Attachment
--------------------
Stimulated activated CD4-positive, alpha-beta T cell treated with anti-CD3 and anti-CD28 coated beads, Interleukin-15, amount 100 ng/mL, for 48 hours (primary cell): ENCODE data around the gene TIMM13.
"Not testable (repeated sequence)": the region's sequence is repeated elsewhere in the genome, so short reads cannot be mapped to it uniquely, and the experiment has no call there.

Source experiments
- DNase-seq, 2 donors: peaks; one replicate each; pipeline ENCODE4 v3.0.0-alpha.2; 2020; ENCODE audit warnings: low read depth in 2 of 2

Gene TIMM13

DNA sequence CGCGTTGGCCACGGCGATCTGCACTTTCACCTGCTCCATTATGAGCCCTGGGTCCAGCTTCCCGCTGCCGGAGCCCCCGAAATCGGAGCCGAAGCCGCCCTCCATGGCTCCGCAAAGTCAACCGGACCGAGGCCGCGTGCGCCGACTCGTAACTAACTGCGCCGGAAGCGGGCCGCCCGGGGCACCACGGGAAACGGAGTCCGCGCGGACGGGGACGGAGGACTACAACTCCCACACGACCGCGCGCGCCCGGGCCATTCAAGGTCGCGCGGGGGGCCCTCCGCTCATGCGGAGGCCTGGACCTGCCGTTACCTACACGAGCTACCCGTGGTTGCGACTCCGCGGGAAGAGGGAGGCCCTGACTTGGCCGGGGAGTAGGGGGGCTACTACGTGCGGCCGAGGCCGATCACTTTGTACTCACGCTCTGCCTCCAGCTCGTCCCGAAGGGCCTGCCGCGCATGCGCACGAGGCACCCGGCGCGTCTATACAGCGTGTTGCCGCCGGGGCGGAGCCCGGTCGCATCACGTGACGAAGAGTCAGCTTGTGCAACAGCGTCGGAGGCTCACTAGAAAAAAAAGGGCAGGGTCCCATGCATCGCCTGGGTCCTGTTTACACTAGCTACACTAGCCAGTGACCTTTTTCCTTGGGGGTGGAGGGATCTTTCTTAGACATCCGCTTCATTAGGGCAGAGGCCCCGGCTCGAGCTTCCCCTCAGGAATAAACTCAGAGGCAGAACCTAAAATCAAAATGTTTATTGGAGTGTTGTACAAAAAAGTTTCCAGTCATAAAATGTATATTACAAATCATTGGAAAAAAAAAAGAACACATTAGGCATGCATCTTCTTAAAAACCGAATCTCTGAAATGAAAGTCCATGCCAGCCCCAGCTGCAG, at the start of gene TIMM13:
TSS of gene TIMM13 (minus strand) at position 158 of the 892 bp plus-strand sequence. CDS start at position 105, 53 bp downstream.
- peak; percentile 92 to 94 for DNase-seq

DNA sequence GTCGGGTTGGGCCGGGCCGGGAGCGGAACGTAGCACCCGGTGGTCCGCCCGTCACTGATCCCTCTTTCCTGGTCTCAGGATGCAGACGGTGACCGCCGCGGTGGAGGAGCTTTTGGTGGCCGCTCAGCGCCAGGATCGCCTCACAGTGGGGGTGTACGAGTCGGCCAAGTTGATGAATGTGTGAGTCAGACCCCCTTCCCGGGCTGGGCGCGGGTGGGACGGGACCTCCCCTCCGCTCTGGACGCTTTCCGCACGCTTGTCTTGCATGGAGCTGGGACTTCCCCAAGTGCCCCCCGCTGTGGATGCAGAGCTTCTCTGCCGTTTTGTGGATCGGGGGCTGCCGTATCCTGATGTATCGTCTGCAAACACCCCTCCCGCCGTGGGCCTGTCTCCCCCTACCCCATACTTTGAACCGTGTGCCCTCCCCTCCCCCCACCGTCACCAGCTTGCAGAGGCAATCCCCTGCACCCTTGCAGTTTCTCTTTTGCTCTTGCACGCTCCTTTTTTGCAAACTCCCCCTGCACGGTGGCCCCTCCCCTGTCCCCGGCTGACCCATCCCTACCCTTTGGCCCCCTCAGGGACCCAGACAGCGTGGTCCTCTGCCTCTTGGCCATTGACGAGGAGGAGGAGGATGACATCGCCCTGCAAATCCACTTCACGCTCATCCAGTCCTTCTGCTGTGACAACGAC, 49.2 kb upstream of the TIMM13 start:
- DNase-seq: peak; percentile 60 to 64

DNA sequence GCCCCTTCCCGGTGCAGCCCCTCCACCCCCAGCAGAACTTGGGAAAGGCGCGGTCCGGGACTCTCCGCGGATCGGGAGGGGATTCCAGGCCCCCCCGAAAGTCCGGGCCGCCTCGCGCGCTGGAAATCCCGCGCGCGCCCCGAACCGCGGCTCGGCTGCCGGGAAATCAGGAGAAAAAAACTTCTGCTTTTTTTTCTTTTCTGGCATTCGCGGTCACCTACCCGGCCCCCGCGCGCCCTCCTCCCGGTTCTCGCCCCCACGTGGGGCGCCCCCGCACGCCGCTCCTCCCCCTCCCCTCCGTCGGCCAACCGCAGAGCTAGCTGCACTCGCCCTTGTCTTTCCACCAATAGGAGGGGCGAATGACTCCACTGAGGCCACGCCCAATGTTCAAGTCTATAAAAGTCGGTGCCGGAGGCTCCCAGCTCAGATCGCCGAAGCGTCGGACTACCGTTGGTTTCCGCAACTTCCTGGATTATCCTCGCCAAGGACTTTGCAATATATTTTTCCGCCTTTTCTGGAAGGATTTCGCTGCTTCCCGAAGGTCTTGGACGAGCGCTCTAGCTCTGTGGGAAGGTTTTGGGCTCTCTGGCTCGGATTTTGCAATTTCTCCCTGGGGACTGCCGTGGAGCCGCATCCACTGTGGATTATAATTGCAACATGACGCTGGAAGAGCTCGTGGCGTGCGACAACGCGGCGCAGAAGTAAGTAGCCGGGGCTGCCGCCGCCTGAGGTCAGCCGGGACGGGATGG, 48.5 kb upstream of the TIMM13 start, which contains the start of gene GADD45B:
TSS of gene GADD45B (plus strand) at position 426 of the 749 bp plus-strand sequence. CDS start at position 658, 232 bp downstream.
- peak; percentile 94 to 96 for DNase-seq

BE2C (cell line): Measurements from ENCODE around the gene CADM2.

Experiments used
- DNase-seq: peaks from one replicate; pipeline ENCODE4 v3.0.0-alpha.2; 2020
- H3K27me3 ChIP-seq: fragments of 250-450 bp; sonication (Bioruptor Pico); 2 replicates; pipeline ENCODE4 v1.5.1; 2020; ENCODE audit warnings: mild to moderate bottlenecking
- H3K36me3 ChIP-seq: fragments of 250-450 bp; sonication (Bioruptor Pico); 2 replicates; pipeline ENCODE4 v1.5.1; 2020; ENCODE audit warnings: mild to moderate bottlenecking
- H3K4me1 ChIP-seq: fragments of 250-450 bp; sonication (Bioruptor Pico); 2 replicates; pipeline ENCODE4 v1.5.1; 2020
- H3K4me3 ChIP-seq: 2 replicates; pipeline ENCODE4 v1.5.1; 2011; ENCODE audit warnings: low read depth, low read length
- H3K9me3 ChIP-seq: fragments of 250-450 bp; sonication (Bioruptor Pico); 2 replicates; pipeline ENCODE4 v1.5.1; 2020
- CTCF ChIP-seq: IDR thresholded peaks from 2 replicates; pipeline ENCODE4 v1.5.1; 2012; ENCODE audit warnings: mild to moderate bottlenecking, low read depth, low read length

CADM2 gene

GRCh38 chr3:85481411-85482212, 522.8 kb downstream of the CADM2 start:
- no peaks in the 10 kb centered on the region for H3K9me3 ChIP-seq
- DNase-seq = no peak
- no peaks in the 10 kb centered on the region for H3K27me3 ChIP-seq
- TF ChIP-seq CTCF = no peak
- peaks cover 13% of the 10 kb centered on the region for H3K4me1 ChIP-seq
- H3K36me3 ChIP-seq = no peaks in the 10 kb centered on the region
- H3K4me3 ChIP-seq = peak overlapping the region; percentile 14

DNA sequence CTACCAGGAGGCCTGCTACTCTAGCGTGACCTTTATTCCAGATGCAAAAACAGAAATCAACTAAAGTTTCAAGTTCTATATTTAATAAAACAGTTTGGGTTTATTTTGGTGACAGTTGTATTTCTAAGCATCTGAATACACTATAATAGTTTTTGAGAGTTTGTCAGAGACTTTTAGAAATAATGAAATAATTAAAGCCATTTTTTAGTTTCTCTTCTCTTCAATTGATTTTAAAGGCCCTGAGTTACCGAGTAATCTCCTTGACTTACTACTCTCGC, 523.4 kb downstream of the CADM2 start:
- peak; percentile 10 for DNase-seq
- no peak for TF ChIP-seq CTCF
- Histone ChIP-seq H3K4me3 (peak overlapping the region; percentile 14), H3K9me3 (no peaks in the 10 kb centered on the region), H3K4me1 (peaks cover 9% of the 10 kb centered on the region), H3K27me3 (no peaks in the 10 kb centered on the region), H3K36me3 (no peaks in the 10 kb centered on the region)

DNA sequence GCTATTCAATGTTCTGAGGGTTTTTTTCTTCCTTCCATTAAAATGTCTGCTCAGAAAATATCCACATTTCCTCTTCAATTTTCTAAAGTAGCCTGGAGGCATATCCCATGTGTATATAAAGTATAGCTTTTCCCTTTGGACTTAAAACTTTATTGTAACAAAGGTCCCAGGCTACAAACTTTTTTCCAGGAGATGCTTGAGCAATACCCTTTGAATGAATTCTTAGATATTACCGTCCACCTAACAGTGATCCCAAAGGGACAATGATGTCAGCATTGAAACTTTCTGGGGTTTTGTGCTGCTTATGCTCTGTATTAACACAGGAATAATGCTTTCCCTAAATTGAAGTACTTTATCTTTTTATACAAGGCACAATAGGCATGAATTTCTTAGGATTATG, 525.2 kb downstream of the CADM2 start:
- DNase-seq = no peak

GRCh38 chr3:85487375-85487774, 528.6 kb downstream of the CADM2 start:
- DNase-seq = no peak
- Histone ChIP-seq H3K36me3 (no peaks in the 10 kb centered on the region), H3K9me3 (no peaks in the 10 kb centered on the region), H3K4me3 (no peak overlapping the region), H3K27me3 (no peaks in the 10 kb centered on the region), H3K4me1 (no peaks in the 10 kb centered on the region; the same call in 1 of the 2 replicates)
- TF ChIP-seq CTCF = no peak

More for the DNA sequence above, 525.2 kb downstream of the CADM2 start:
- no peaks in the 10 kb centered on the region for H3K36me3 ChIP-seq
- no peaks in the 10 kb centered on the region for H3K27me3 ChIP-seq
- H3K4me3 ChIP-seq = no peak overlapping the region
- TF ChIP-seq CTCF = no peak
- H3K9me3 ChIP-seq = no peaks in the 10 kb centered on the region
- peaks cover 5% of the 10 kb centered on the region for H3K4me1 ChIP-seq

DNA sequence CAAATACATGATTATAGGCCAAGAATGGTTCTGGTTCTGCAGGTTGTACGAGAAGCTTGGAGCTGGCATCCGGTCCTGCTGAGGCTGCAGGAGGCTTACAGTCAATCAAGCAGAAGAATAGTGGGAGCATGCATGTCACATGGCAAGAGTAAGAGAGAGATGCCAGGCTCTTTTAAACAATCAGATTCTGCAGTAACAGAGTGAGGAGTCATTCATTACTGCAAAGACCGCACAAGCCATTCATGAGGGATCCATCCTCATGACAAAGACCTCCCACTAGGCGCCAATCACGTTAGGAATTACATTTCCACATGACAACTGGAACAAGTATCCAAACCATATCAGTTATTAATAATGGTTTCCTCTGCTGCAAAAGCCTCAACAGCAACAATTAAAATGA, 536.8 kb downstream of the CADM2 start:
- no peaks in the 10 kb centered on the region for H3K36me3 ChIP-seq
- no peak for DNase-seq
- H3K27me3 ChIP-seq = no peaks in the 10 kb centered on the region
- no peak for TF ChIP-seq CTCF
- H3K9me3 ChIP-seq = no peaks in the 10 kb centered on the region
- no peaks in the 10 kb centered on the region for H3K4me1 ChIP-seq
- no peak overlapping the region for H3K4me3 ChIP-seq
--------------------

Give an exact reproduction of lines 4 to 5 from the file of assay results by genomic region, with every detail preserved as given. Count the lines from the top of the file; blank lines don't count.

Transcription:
- DNase-seq, 2 donors: peaks; one replicate each; pipeline ENCODE4 v3.0.0-alpha.2; 2020; ENCODE audit warnings: low read depth in 2 of 2

Gene TIMM13